I would suggest having a good look around, you'll get some good info there.


Posted Image
this is very similar to the front suspension on our cars.
This one is for a front wheel drive, notice the holes in the front hubs where the axles would go through. (labeled as no. 8 'Front wheel knuckle')
On the zed, the strut goes down to the bottom of the hub, there is no hole for the axle.
Item no. 9, listed as 'front suspension lower arm strut' Is better known as the radius rod.
If you take your wheel off and have a look, you'll see it has a big round bush that goes into the body, then it bolts onto the control arm with 2 bolts, just behind the ball joint.
a keen eye will also notice that the stabilizer bar, or sway bar as its commonly known, connects to the strut in that pic.
In our cars, it connects to the control arm at roughly the same point as the radius rod bolts on.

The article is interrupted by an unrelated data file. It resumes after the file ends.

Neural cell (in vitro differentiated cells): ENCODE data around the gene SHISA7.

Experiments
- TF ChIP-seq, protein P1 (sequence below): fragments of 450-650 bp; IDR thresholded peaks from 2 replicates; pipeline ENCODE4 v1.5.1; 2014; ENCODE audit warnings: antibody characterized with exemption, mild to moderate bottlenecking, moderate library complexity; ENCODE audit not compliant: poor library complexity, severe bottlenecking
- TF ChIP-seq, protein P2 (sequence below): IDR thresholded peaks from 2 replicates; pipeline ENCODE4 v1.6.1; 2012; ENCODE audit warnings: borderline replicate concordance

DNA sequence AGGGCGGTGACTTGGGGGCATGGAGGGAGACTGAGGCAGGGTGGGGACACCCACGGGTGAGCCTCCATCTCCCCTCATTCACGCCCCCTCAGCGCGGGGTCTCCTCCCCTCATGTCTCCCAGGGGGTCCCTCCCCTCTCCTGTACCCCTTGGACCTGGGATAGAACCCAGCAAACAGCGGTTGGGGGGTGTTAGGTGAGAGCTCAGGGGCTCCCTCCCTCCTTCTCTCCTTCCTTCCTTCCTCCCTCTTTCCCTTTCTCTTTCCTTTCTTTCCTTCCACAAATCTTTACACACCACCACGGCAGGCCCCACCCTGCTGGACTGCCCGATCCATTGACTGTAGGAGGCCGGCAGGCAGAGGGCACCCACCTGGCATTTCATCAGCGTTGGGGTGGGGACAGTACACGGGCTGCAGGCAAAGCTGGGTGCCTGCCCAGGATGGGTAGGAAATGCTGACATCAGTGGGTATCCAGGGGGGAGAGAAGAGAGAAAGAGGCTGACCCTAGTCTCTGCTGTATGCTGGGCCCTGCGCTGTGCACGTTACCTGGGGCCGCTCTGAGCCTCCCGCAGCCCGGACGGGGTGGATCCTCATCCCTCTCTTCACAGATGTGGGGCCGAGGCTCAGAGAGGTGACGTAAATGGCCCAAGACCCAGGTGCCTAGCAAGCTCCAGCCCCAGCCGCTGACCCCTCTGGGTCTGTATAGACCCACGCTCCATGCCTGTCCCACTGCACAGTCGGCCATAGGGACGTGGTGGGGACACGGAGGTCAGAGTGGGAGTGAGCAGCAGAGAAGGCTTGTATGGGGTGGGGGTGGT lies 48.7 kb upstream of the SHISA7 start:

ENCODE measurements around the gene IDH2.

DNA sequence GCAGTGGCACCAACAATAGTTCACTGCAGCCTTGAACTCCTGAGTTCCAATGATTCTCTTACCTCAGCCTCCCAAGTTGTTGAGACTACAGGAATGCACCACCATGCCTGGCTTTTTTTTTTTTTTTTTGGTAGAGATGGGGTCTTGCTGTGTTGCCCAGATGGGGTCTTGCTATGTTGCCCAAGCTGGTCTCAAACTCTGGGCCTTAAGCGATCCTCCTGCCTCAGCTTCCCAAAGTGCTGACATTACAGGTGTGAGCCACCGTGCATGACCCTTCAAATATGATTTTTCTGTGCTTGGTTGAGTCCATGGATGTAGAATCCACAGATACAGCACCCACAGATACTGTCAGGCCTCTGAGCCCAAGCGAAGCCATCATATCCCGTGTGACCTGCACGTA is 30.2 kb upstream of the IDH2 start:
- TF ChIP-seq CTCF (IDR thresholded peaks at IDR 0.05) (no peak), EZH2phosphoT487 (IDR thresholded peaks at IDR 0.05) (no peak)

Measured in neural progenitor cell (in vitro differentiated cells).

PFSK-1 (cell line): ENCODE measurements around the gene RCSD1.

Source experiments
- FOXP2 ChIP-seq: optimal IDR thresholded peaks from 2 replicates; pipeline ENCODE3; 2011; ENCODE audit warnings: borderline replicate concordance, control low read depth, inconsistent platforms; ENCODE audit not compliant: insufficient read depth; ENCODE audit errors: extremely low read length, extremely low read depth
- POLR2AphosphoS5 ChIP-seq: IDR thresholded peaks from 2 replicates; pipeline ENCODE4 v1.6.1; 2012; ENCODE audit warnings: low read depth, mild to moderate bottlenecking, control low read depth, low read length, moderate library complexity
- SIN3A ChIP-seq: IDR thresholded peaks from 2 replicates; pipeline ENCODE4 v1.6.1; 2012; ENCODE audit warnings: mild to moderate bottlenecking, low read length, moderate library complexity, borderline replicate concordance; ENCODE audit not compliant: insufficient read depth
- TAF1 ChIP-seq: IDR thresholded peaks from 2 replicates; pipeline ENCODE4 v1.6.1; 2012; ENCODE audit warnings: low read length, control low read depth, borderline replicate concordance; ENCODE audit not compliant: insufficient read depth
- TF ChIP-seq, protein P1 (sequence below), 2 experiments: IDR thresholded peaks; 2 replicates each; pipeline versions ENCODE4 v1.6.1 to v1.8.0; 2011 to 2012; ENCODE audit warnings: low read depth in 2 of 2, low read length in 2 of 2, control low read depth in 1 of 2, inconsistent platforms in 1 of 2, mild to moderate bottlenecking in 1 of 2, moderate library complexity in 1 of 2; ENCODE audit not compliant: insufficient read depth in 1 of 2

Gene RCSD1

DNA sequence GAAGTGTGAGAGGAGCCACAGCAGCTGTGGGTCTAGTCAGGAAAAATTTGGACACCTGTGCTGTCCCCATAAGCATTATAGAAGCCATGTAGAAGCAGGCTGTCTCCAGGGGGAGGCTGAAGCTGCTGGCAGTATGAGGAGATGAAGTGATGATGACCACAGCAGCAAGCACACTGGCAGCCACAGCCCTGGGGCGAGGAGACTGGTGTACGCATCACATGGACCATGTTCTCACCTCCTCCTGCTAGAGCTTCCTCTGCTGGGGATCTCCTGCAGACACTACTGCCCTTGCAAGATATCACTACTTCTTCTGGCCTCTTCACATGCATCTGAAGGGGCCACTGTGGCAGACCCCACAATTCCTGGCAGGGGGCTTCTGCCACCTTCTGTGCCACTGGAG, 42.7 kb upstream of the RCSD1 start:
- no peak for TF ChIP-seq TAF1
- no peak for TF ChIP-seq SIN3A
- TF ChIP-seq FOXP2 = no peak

You may also find this handy.
(taken from the Nolathane website, http://www.nolathane.com.au/faq.php )

Camber Angle, what is it & what to look for?
Camber is the measurement of the inclination of the wheel from the vertical, viewed from the front of the vehicle. Camber's main purpose is to reduce uneven tyre wear on the edges of the tyres by maintaining even contact across the entire tread surface. The vehicle has "+" positive camber when the top of the tyre leans outwards away from the vehicle and has "-" negative camber when the top of the tyre leans inwards towards the vehicle. Under normal driving conditions original rubber bushings or worn components distort and squirm causing the suspension arm to move altering camber setting, resulting in unwanted angle changes. Nolathane suspension products are far superior in maintaining proper camber settings because they do not distort as much as the original rubber components.
What to look for: Smooth edging on the inside of the tyre is caused by excessive "-" camber, smooth edging on the outside of the tyre is caused by excessive"+" camber causing the vehicle to pull to the side with most "+" camber. Always wheel align camber settings within manufacturer's specifications.


Caster Angle, what is it & what to look for?